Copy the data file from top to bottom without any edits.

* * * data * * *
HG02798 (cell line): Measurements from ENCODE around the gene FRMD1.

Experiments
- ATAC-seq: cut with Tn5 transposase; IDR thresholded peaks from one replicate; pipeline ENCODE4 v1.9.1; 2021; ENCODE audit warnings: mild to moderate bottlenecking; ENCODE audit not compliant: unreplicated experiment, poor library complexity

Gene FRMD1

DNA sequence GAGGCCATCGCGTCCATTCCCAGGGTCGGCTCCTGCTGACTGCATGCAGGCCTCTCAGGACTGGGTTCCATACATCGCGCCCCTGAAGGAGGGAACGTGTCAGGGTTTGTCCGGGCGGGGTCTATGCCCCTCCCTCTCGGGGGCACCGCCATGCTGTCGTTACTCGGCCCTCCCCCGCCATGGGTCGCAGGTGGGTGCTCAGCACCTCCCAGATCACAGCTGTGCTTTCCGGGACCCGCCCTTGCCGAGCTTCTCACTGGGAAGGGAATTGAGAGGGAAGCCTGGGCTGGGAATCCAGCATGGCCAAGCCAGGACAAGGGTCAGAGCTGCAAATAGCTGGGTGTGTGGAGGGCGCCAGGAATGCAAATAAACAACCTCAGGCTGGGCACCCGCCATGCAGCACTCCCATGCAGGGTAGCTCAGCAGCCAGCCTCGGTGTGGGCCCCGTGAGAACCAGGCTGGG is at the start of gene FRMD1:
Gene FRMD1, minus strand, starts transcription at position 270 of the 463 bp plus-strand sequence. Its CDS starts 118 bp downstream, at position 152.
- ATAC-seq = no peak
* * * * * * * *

HG02798 (cell line): Measurements from ENCODE around the gene FRMD1.

Experiments
- ATAC-seq: cut with Tn5 transposase; IDR thresholded peaks from one replicate; pipeline ENCODE4 v1.9.1; 2021; ENCODE audit warnings: mild to moderate bottlenecking; ENCODE audit not compliant: unreplicated experiment, poor library complexity

Gene FRMD1

DNA sequence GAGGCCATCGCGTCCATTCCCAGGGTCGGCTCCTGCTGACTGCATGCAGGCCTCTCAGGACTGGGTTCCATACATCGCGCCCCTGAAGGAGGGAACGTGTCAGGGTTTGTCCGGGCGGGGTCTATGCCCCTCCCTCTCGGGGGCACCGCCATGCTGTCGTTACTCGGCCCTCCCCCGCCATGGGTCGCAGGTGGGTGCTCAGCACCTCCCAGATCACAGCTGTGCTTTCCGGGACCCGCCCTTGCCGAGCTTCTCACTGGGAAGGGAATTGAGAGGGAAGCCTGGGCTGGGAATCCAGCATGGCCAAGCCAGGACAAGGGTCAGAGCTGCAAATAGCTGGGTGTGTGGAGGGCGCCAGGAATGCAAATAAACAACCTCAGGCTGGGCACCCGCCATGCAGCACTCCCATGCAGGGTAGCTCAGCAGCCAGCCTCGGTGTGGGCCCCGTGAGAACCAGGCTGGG is at the start of gene FRMD1:
Gene FRMD1, minus strand, starts transcription at position 270 of the 463 bp plus-strand sequence. Its CDS starts 118 bp downstream, at position 152.
- ATAC-seq = no peak